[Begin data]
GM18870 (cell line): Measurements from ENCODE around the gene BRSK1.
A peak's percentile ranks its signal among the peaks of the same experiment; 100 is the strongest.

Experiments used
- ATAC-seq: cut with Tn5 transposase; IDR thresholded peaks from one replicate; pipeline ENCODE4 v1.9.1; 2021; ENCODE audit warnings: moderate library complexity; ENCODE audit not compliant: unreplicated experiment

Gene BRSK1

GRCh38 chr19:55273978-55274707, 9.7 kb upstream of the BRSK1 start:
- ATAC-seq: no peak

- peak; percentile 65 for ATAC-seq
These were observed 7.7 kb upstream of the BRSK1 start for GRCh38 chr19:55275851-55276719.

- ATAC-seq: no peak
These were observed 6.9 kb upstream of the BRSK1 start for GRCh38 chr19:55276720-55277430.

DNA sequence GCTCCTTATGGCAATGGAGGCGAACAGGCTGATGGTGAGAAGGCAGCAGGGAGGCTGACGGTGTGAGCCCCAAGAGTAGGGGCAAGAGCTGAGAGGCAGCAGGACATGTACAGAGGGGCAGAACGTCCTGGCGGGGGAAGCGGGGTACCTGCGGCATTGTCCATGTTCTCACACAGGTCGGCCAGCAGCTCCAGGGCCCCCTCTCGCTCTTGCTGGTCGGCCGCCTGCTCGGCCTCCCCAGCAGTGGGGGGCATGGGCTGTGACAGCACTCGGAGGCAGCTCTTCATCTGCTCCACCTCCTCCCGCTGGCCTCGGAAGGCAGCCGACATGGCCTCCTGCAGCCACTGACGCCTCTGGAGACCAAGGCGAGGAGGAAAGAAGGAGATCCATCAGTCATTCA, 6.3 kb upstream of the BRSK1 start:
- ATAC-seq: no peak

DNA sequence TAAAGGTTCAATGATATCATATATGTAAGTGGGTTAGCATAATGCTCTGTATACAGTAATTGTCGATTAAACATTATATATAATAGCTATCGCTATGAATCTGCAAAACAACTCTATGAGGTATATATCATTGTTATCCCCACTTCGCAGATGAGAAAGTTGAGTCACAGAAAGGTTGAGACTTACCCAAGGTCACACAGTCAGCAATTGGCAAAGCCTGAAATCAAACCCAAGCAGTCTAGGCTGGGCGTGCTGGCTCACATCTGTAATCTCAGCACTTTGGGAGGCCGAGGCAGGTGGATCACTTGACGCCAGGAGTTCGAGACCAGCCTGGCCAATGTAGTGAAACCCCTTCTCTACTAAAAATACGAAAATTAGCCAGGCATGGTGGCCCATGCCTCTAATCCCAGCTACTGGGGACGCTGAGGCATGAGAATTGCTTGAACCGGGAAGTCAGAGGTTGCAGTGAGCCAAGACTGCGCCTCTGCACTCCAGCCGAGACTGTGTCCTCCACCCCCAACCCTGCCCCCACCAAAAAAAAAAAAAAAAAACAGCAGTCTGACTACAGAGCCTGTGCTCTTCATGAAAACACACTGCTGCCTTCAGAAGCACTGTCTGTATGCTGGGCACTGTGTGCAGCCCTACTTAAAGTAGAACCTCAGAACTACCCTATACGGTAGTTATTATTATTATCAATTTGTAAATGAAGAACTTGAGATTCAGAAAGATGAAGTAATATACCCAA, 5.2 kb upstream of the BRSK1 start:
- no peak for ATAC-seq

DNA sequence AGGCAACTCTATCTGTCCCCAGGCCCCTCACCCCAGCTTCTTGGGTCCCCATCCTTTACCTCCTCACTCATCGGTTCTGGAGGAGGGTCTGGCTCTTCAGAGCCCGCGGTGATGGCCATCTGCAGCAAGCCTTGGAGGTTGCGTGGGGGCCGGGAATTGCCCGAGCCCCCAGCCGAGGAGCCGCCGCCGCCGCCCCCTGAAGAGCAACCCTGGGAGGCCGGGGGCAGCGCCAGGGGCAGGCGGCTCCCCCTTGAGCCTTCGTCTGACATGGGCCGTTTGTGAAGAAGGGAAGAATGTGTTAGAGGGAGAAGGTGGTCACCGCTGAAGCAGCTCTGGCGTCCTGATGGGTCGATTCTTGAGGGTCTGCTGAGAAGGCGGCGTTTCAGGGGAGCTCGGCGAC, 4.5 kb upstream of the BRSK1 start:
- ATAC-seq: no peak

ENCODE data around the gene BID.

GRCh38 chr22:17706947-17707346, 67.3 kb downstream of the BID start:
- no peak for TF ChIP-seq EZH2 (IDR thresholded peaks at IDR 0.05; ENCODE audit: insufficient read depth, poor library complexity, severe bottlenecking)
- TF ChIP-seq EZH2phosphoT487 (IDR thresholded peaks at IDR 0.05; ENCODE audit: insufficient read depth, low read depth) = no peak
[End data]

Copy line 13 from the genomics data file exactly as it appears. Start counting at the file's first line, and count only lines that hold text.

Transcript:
- ATAC-seq: no peak